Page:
Heading into Sunday’s game against the Tigers the Yankees’ starters held a collective 6.37 ERA, second worst in the majors only to the Twins. CC Sabathia lowered that to 6.08 with his eight-inning, two-run performance on Sunday. On Monday Hiroki Kuroda knocked that ERA below the dreaded 6.00 mark, pitching seven innings of one-run ball in a game where one run was all the Yankees could afford. The Yankees’ starters now enter May with a 5.80 ERA.
Better to be lucky than good
Kuroda hunkered down when necessary and even made a few defensive plays himself, but it seemed as though the Orioles hitters were onto him. Nineteen of the 24 hitters he faced put the ball in play, and of those six were classified as line drives. Indeed, the Orioles did make a lot of noise with their bats. Fortunately for the Yankees, most of their hardest hit balls were right at fielders. Eduardo Nunez, Derek Jeter, and Mark Teixeira all made excellent plays on what, on another night, might have been base hits.
Through seven innings Kuroda struck out only three, but he also walked only one and allowed just four hits. Again, he might have been lucky to give up only those four hits. He’s also lucky that Nick Markakis broke from third on a ball that didn’t get quite far away enough from Russell Martin. But all that luck came in handy on a night when the offense didn’t get much at all going.
Chavez to the rescue
On Sunday the Yankees scored six runs, but had an opportunity for more. They went just 3 for 13 with runners in scoring position and left 15 men on base. Last night they had no such failure, but that’s because they put so few men in scoring position. To wit, they did just one time, following Mark Teixeira’s bloop single in the sixth. Raul Ibanez erased him with a ground ball double play.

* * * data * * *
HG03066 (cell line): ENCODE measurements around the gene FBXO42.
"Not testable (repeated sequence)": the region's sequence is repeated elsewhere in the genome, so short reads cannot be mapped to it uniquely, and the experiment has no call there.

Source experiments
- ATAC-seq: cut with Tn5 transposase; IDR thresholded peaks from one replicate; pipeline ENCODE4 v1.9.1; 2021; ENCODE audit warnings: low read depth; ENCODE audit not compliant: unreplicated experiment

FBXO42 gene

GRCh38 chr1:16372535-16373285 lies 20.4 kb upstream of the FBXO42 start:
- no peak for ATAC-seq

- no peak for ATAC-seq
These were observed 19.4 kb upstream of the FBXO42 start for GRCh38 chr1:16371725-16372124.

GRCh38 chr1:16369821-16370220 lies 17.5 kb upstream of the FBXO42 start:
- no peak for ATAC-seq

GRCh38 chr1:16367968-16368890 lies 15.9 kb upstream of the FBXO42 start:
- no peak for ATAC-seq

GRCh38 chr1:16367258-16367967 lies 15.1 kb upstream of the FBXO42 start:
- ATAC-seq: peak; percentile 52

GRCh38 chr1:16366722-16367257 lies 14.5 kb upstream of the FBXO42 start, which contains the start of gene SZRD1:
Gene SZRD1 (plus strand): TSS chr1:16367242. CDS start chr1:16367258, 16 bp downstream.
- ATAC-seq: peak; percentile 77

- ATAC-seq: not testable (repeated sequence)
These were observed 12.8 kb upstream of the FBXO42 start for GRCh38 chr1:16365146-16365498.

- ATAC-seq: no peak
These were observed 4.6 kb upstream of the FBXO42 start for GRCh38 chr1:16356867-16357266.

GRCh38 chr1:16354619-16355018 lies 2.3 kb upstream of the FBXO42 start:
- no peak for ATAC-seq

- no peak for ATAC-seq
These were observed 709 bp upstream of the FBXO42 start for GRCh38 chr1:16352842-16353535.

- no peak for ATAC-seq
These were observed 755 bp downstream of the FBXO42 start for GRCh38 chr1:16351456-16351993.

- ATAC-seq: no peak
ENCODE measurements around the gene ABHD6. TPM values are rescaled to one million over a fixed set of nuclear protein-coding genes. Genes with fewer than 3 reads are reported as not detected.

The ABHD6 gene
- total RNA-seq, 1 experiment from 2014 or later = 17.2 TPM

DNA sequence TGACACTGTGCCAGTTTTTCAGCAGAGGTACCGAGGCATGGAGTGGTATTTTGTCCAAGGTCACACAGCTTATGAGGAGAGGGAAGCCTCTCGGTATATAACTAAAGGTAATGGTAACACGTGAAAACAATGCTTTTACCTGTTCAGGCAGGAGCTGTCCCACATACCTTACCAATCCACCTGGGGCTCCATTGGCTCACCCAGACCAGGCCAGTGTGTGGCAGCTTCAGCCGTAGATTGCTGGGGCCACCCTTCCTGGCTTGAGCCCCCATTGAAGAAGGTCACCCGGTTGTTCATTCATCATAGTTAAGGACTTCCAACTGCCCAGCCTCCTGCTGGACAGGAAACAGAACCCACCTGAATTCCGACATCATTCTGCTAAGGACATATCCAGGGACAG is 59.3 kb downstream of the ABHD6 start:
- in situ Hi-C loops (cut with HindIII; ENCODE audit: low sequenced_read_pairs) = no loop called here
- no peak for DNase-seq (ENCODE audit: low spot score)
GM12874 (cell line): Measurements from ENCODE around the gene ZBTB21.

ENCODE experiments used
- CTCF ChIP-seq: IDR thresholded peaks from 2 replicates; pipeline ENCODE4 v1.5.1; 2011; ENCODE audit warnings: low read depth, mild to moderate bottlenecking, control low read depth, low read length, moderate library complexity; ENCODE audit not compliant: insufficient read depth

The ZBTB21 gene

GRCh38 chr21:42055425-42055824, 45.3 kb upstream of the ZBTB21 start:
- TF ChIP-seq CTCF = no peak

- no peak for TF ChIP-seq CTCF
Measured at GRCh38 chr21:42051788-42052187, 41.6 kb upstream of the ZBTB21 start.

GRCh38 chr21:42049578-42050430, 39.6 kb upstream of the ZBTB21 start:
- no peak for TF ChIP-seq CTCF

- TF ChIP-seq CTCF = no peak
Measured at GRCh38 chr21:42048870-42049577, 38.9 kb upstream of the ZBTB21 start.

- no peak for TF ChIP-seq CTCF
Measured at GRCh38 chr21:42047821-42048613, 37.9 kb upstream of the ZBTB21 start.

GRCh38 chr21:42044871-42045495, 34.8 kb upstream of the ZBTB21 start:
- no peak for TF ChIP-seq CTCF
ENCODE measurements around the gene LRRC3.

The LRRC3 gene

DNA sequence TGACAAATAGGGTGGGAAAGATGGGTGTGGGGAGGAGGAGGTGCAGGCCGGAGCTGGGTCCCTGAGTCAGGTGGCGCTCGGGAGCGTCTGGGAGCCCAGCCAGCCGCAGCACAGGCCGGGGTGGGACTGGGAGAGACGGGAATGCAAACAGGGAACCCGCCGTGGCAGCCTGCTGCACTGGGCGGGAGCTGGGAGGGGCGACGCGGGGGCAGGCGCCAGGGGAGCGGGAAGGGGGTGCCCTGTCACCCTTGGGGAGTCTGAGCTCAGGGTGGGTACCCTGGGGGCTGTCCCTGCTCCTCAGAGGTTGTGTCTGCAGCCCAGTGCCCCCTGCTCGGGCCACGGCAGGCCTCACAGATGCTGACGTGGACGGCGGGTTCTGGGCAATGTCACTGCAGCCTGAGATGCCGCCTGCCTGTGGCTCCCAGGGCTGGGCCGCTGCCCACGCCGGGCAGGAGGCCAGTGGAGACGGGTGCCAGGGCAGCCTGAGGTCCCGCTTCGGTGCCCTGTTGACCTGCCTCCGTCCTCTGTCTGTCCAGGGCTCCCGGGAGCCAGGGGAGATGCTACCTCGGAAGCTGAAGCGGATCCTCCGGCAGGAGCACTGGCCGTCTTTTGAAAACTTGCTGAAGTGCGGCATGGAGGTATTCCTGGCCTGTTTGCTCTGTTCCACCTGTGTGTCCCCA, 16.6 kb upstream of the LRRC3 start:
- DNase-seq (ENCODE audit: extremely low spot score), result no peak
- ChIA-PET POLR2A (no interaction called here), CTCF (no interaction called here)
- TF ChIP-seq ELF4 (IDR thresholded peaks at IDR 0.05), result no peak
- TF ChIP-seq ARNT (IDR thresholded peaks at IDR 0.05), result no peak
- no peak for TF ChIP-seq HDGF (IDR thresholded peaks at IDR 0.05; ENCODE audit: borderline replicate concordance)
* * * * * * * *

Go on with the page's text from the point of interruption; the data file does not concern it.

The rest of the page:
Eric Chavez took care of business, though, crushing a Jason Hammel offering into the Yankees bullpen in the second, which gave the Yankees the early 2-1 lead they’d hold the whole game. They might as well have set it up on a tee for him, because it was right there. That has to be the greatest feeling as a hitter, to know without a shadow of a doubt that you got all of it.
While Kuroda was lucky, he was also efficient, throwing just 89 pitches in seven innings. Hammel was a bit less efficient, using 101 pitches through just six innings, though there’s an argument that he pitched the better game.
David Robertson struck out the side for the first time since Opening Day. He has made 11 appearances so far and has multiple strikeouts in six of them. He has struck out 43 percent of all batters he’s faced this season.
Eduardo Nunez looked pretty solid in left, especially for a guy who had 18.1 innings in the outfield as a professional coming into the game. All 18.1 of those innings came in the majors last year.
Since his 3 for 9 performance in the Boston series Russ Martin has gone 2 for 15 with just one walk. Though that kind of breakdown really isn’t necessary; Martin’s season at the plate has been horrible. Even the whole “at least he’s taking his walks” thing is starting to taper off — he’s walked just twice in the last two weeks.
If Andruw Jones is going to enter as a defensive replacement for Raul Ibanez, shouldn’t he just get some starts? It’s not as though he can’t hit righties. While Ibanez’s hits have been well-timed, he hasn’t been an irreplaceable contributor.
Box Score, WPA Graph & Standings
MLB.com box scores are good, because they have video and photo right there. FanGraphs box scores are good, because they have just about every bit of data you could ever want. Mike always links to ESPN’s standings, but it’s just as easy to get them from the MLB site while you’re checking the box score.
It’s a battle of hyped-up, underperforming pitchers as Phil Hughes goes for the Yankees and Brian Matusz goes for the Orioles.